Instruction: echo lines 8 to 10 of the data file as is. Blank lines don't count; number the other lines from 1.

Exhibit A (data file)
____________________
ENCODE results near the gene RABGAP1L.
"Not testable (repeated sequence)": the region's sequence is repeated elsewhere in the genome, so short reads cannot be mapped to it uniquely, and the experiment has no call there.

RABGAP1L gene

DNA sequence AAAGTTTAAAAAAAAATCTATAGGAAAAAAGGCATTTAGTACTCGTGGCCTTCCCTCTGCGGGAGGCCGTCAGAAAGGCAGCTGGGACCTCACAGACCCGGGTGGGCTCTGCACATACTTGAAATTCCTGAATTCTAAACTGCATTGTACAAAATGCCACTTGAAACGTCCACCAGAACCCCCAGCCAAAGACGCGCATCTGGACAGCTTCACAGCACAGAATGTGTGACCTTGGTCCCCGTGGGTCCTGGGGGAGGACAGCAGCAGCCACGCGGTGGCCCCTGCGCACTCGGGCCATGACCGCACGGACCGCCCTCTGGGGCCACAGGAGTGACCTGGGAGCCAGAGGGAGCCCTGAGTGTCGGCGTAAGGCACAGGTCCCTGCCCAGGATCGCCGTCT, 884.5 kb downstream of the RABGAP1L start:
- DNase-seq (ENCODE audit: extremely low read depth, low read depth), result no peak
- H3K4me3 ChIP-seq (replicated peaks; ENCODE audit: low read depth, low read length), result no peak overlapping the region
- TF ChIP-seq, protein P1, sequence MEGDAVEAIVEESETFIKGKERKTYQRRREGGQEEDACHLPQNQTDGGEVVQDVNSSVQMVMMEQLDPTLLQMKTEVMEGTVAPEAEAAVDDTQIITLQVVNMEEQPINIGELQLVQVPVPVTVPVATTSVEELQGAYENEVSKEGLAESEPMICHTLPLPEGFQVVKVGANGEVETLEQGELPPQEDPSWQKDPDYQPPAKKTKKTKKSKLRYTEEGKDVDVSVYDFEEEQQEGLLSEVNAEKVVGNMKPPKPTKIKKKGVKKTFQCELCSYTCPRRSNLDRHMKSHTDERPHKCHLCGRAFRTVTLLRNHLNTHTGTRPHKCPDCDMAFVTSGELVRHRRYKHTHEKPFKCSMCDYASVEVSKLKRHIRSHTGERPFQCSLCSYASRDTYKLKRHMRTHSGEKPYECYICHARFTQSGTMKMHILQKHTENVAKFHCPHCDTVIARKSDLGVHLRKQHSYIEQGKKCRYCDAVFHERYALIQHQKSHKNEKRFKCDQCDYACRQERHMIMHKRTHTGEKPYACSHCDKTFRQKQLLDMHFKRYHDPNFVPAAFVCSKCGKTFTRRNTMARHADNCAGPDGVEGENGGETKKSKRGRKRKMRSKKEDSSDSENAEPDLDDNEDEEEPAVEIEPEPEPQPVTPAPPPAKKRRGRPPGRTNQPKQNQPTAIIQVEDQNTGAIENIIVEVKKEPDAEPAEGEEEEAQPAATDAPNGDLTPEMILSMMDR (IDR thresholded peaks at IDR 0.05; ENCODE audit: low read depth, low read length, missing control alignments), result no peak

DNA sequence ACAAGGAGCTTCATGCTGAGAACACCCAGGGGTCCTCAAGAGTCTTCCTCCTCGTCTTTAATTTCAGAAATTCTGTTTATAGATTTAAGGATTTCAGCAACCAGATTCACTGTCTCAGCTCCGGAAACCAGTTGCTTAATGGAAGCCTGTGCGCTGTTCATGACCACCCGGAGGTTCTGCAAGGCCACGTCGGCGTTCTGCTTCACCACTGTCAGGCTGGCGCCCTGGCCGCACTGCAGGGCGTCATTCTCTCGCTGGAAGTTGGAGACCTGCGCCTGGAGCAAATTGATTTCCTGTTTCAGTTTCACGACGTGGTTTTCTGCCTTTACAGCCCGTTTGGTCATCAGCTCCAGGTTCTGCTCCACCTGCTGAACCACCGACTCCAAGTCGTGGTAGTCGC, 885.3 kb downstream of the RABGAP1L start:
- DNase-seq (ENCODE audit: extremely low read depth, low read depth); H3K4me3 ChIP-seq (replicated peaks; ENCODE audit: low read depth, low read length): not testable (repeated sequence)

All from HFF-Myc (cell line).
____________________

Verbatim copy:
DNA sequence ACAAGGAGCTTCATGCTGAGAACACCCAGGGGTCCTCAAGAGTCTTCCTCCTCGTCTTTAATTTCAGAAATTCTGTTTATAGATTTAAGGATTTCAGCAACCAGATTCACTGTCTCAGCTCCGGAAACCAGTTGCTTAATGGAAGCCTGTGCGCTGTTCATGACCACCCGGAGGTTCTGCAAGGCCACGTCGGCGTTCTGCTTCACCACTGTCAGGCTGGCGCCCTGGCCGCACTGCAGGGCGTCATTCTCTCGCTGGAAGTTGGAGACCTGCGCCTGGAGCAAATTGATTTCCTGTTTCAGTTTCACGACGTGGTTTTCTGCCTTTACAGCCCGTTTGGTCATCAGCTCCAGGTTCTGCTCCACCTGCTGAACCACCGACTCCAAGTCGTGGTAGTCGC, 885.3 kb downstream of the RABGAP1L start:
- DNase-seq (ENCODE audit: extremely low read depth, low read depth); H3K4me3 ChIP-seq (replicated peaks; ENCODE audit: low read depth, low read length): not testable (repeated sequence)

All from HFF-Myc (cell line).